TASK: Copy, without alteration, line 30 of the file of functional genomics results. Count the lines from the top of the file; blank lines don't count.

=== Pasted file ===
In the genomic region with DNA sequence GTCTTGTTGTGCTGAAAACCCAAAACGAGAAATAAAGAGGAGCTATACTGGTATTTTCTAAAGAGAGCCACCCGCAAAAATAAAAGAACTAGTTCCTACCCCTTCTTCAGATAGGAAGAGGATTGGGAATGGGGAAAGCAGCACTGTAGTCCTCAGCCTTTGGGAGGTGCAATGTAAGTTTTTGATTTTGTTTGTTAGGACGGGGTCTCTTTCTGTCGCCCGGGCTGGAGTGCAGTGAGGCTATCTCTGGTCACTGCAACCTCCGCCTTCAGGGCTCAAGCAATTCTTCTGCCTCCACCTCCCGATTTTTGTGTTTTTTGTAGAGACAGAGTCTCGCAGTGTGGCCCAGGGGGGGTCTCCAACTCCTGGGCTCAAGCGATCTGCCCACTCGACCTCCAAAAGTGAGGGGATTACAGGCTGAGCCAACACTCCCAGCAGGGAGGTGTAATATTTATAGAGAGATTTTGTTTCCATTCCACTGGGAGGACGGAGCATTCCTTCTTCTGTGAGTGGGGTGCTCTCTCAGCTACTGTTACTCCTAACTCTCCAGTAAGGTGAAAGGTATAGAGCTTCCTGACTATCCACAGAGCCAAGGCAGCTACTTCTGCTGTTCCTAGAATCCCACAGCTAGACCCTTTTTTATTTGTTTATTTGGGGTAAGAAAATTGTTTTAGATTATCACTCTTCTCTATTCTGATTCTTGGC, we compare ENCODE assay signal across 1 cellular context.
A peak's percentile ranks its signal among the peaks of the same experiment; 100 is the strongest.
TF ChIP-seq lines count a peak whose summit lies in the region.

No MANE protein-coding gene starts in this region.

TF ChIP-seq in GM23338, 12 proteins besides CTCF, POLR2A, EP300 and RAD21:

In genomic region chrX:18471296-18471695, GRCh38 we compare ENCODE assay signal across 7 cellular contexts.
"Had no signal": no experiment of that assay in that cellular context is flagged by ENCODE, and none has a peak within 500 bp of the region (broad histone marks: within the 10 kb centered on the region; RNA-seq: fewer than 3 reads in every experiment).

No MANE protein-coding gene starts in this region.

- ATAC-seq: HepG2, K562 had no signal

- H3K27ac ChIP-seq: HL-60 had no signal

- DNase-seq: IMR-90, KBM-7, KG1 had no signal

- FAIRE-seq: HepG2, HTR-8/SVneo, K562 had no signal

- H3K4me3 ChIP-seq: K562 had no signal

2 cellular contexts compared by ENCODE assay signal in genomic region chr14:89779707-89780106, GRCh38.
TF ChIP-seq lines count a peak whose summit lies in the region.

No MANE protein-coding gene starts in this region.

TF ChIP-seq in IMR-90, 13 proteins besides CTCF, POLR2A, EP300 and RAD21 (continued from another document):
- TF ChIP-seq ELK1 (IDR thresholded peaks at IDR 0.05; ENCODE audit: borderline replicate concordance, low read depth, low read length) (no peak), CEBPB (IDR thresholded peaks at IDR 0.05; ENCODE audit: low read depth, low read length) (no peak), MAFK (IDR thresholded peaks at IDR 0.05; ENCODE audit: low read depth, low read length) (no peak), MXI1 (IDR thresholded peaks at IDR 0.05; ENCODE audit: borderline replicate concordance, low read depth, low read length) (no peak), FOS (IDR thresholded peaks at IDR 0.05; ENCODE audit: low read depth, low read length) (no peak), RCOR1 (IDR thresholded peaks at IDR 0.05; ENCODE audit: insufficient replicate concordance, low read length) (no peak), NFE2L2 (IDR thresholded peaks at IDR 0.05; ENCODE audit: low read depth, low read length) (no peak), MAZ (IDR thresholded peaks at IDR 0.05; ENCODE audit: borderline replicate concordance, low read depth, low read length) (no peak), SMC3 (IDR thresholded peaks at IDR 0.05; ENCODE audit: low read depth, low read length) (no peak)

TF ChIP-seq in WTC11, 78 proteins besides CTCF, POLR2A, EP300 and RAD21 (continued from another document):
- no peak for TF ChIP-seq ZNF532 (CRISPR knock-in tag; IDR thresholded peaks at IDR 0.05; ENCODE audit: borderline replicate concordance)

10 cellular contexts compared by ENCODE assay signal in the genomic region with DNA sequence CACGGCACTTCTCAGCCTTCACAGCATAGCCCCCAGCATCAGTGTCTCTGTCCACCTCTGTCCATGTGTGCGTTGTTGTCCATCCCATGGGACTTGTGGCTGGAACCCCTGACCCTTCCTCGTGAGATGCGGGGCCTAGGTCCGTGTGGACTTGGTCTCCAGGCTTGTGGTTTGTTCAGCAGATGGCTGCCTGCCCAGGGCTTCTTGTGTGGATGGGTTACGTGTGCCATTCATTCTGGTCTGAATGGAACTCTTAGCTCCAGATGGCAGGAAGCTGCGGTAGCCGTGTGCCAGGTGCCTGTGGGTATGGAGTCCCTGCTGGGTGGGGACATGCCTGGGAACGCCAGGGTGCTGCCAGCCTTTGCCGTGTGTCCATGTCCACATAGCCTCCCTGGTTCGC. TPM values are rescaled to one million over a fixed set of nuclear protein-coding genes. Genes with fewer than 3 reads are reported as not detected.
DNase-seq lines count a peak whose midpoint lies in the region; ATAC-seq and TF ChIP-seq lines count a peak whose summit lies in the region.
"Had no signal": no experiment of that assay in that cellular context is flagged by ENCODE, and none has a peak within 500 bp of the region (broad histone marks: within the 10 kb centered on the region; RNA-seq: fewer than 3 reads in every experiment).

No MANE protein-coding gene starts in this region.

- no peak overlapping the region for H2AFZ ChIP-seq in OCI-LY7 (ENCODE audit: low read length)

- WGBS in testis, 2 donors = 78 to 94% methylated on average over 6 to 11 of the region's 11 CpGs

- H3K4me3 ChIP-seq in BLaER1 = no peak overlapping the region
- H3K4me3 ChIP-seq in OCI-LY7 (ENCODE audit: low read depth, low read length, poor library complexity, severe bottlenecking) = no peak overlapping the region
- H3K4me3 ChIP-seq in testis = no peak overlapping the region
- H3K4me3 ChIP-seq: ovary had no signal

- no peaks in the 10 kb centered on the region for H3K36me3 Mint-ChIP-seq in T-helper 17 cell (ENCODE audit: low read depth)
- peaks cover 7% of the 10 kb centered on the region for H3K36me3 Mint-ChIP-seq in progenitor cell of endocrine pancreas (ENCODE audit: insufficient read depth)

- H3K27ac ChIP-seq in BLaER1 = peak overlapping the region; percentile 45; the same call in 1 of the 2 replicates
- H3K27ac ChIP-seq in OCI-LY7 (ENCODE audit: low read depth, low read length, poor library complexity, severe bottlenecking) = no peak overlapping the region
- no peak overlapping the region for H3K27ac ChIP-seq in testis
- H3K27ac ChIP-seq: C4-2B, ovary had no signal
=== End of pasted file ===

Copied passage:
- H3K4me3 ChIP-seq: ovary had no signal